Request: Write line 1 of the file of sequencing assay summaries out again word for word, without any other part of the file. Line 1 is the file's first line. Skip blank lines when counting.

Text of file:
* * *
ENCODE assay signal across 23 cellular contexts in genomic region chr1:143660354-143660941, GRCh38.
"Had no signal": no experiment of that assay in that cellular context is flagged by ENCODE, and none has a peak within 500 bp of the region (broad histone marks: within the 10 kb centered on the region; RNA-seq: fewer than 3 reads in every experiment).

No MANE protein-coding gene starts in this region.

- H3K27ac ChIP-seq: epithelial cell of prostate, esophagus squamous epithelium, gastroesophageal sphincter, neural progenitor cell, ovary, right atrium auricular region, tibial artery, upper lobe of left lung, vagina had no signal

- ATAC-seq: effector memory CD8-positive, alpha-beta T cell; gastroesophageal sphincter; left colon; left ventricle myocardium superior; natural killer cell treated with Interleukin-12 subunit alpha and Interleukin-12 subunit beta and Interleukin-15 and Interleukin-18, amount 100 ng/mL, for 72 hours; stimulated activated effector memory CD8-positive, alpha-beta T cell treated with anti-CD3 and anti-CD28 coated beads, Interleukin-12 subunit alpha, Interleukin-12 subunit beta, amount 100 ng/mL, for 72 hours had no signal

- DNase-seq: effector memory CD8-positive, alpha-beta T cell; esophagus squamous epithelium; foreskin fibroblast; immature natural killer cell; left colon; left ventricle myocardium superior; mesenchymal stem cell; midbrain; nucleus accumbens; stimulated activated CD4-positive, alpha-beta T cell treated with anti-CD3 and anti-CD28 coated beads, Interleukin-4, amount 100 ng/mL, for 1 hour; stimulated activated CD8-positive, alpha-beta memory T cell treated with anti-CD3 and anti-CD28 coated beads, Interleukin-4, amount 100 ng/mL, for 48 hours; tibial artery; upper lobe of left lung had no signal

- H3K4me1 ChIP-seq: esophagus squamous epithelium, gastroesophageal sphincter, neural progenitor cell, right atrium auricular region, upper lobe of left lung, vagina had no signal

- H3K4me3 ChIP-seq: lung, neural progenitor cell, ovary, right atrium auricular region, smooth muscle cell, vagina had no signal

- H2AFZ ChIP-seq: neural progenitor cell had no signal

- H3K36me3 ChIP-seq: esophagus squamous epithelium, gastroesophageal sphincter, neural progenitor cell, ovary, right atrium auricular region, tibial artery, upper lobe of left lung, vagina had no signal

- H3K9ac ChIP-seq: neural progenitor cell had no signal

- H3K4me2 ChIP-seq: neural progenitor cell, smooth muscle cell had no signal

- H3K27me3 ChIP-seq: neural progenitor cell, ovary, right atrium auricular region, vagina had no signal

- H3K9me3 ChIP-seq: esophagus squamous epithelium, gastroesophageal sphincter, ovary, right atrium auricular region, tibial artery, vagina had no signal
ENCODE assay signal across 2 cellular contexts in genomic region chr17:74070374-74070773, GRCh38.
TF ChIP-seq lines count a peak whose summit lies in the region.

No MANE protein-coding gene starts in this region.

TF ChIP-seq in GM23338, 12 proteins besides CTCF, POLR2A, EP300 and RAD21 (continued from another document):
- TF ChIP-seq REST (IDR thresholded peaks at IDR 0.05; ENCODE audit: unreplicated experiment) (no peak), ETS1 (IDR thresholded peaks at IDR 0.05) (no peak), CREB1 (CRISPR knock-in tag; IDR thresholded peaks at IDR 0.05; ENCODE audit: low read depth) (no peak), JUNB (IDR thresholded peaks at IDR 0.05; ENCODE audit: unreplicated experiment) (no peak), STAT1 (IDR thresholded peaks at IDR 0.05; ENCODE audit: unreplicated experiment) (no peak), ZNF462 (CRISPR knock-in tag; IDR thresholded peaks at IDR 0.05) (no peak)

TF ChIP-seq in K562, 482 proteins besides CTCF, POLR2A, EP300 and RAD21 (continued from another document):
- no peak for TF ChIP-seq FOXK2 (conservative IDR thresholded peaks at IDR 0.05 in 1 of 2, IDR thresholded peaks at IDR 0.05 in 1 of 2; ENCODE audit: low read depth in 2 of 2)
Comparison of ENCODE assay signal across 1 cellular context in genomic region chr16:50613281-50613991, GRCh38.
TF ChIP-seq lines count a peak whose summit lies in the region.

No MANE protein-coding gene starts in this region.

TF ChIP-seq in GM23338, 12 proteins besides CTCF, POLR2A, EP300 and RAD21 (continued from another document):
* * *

ENCODE assay signal across 23 cellular contexts in genomic region chr1:143660354-143660941, GRCh38.